11 March 2020 at 9:00 am

Spotlight on the US

We take a look at what makes this complex market tick.

Hailey Suina, a Native American student who won a prestigious scholarship to study in New Zealand in 2018.

At certain times of year, you can stand in a certain apple orchard in the American state of Vermont and hear strands of a Māori waiata.

The East and West Coast Whānau Councils were set up by former students of the Auckland University of Technology’s Noho Marae programme. They were so moved by their experience in Aotearoa that they set up these groups so that they can meet regularly to eat kai, do haka and poi, and keep the whānau spirit alive.

These students are but a handful of the North American students that choose to study in New Zealand every year. In 2018, 3,028 students from the US travelled here for education, a number that has risen steadily – by nearly 23 percent – since 2014.

“More than 300,000 American students study outside the US every year,” ENZ Regional Director – Americas & Europe, Amy Rutherford says. “By educating over one percent of those students year upon year, New Zealand is punching well above its weight.”

Diversity and inclusion

There is a common misperception amongst students in North America that New Zealand is an ‘easy’ destination. Students are drawn here for the tourist opportunities and laidback lifestyle just as much as a quality education.

In an effort to promote New Zealand as a world-leading education destination, ENZ’s team based in North America have focused on diversity and inclusion.  

The remit of diversity and inclusion in the US is much broader than it is in Aotearoa. It encompasses not only racial and ethnic minorities, but single parents, first-generation university students, military veterans, and those with disabilities.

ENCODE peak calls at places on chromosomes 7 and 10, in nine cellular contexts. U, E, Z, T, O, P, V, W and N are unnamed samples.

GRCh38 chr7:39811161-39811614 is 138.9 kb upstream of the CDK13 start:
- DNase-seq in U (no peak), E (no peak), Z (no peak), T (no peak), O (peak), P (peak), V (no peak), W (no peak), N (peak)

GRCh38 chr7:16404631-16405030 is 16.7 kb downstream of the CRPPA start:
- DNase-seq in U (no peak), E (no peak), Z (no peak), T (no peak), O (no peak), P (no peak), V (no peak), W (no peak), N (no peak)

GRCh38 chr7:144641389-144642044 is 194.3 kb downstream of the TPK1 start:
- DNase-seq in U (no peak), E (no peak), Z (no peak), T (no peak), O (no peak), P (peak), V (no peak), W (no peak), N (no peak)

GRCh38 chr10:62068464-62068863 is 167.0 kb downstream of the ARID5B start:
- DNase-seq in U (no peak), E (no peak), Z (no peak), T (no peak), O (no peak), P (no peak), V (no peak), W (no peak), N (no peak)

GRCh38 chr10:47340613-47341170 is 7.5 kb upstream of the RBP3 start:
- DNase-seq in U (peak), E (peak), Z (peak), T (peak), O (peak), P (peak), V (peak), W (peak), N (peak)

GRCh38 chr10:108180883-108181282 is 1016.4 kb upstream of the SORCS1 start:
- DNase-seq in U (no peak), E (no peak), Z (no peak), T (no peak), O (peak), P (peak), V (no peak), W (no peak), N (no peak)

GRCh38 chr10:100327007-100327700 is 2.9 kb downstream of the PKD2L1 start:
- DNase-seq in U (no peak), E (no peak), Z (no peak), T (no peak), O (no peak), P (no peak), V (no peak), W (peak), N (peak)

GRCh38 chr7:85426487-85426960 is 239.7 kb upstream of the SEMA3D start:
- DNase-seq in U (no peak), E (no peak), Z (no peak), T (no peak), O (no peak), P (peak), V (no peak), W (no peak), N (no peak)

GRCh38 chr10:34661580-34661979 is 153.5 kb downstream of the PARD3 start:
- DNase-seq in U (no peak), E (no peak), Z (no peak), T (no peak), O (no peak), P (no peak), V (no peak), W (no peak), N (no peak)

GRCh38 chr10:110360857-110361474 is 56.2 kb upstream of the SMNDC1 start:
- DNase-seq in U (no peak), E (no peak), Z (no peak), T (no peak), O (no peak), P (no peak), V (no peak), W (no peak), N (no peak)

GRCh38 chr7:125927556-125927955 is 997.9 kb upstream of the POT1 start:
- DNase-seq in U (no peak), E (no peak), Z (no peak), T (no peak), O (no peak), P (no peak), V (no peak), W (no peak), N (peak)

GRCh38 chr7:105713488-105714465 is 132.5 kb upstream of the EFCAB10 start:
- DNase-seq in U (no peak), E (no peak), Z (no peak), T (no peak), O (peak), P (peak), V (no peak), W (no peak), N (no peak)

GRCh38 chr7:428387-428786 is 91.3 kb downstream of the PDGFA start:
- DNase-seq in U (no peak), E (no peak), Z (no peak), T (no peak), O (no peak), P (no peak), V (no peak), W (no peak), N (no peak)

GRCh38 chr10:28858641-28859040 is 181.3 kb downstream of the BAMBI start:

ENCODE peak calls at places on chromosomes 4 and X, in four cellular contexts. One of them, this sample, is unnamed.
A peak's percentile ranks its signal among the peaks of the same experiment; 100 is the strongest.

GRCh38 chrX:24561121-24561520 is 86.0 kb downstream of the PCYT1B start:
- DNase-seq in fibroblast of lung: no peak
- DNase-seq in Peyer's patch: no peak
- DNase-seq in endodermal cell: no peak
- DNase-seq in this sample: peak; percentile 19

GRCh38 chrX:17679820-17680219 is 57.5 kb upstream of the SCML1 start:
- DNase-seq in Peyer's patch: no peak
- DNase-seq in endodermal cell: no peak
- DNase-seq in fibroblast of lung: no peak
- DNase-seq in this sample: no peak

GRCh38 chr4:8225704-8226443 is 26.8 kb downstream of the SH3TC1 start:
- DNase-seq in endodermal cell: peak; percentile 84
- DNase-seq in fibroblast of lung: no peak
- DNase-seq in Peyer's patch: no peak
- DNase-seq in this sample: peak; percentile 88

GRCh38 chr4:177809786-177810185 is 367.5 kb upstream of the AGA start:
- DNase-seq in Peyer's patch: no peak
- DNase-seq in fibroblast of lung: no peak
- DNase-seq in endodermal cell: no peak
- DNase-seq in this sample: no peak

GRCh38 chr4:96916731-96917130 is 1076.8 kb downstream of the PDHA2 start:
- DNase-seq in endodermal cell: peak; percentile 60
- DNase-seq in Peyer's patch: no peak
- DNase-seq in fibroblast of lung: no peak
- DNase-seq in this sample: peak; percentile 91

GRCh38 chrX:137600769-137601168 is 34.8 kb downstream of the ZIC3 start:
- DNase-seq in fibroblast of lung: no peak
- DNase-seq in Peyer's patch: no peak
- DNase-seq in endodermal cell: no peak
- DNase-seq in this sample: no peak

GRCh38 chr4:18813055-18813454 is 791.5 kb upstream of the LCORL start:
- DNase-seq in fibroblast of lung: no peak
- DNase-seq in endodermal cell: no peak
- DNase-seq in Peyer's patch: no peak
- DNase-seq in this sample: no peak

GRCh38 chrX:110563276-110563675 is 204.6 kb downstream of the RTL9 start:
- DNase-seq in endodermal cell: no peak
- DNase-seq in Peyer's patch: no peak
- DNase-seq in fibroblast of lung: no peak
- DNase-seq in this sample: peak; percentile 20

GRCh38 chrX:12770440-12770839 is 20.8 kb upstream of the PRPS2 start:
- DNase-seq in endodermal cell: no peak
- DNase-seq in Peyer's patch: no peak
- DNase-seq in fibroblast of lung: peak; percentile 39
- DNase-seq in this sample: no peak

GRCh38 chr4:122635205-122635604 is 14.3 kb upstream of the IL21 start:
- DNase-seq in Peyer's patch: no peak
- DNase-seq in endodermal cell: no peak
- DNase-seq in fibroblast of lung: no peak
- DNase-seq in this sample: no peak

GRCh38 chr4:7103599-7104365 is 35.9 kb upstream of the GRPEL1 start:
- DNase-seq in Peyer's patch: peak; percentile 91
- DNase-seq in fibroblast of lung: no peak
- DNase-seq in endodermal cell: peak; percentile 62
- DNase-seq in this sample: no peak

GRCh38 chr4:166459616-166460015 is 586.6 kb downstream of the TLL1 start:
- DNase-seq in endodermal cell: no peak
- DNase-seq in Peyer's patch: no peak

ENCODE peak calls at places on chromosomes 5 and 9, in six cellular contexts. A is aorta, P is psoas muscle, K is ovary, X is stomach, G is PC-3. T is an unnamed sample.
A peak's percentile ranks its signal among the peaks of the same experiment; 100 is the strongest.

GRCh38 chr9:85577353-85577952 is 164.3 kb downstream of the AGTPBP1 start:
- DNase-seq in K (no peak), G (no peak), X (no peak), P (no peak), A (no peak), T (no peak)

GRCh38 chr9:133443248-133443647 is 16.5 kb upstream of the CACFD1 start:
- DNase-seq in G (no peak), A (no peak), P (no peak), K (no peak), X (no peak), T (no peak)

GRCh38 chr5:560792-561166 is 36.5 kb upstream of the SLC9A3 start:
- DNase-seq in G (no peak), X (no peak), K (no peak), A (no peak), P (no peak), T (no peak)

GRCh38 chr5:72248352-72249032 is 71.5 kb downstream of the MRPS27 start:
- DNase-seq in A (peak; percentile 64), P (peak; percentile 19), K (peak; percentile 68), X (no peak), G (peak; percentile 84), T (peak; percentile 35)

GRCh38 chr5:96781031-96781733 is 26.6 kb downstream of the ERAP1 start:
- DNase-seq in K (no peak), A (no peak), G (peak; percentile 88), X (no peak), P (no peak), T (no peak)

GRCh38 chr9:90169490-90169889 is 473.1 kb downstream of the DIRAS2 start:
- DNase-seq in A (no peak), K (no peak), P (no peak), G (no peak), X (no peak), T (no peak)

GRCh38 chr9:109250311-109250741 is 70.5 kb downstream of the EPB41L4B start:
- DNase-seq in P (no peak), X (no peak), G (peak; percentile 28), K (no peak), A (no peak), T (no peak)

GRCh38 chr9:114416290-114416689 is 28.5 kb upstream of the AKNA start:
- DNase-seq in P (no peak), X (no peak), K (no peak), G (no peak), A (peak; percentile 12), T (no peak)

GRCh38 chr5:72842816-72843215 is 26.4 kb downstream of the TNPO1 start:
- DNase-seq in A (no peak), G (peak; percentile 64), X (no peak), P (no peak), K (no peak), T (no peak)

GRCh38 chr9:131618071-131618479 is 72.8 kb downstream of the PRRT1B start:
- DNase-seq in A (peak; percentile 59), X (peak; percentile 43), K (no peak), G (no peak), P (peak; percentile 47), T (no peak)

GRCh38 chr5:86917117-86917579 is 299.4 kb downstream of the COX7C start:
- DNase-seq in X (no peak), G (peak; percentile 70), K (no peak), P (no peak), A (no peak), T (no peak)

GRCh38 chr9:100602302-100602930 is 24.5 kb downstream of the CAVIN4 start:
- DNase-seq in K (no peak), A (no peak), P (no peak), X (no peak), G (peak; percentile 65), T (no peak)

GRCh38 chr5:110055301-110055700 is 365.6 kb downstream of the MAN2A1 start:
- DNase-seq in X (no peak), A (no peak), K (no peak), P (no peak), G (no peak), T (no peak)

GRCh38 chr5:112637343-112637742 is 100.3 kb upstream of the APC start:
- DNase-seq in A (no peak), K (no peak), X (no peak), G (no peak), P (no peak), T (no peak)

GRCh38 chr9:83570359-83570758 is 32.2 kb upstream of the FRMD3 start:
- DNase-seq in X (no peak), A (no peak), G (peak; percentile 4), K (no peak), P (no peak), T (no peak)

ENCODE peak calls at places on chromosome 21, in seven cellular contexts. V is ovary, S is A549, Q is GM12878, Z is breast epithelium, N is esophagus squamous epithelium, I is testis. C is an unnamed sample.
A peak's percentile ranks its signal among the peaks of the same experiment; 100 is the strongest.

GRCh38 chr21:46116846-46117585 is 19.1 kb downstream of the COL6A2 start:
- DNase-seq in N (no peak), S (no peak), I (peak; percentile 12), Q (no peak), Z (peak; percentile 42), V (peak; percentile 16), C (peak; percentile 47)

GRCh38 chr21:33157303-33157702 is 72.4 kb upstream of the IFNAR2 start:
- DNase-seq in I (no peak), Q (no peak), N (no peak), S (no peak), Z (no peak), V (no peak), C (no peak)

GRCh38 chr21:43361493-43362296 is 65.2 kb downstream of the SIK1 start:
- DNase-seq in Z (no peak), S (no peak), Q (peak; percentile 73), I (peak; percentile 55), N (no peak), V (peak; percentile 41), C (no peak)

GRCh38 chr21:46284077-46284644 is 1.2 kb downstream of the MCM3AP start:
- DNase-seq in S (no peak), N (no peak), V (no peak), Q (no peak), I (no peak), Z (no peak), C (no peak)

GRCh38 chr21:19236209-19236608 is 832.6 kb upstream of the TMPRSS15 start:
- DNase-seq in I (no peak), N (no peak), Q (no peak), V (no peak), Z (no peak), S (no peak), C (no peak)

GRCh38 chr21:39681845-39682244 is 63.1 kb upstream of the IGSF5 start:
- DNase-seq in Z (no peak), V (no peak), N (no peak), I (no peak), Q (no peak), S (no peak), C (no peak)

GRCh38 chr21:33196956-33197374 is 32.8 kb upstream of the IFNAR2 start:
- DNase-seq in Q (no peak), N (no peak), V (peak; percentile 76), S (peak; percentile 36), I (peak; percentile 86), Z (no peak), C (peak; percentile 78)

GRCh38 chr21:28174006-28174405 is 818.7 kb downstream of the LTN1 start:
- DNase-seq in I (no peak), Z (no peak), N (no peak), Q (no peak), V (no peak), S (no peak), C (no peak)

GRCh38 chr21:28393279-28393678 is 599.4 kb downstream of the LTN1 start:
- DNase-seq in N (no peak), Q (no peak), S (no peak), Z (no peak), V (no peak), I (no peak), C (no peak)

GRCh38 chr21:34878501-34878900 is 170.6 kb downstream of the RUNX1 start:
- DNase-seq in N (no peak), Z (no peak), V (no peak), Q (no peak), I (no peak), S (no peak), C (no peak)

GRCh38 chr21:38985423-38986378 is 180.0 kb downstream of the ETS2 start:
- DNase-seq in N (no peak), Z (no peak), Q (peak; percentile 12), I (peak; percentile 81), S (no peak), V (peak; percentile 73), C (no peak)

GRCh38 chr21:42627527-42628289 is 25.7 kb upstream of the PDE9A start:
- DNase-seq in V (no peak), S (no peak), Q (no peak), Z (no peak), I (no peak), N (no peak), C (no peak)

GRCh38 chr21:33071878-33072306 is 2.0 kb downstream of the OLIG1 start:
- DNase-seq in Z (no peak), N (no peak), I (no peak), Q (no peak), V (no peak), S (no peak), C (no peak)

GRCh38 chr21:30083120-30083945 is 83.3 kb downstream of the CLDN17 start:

Within this space, ENZ has been promoting New Zealand as a welcoming, progressive place to study. As Māori are world leaders in indigenous leadership, New Zealand is particularly well-positioned to support Native American and indigenous students.

New Zealand alumni like Brook Thompson and Hailey Suina have reported that connecting with te ao Māori has strengthened their understanding of their own cultures, boosting their confidence to act as leaders at home.

As part of this work, ENZ recently renewed its commitment to a partnership with the US regarding its Benjamin A. Gilman scholarship, a prestigious prize aimed at students from disadvantaged backgrounds. ENZ has pledged NZ $250,000 over five years for Gilman scholars who choose to come to New Zealand.

Beyond study abroad

The majority of US students come here at university level, often for one semester only as part of the US university and study abroad provider study abroad programmes.

Rather than come here for a complete qualification, US students travel short-term during their third or fourth years of university. Their work here is then cross-credited to their home institution.

Amy says that study abroad is very popular. For those students interested in travel, adventure, and discovering themselves, it is largely self-sustaining. New opportunities in study abroad lie in expanding this base to those students who have been traditionally underrepresented in study abroad, or regions of the country where not much is know about New Zealand.

Amy’s team is now increasingly focused on a new opportunity emerging for New Zealand institutions: attracting tertiary students to study here for their whole qualification.

For American students, committing to leave their home country for at least three years is a big ask. Attending college is a massive social milestone in the US, and one that alumni pin their identities on for the rest of their lives.

However, increasing numbers of students are looking for study opportunities offshore as the cost of studying in the US continues to rise.

US students are drawn to New Zealand’s highly ranked, innovative programmes in niche areas. An example of this is Massey University’s Bachelor of Veterinary Science. This course can be completed in five years (as opposed to eight in the US), costs a fraction of an equivalent US degree, and is approved by the American Veterinary Medical Association (AVMA), allowing graduates to return home and begin working immediately in the field.

Identifying and promoting these academic strengths among New Zealand institutions and explaining how they can propel students towards the career path of their choice is key to positioning a New Zealand education as a desirable alternative to the classic American college life. 

Want to find out how your institution can get involved with ENZ’s work in the US?

Contact northamerica@enz.govt.nz.

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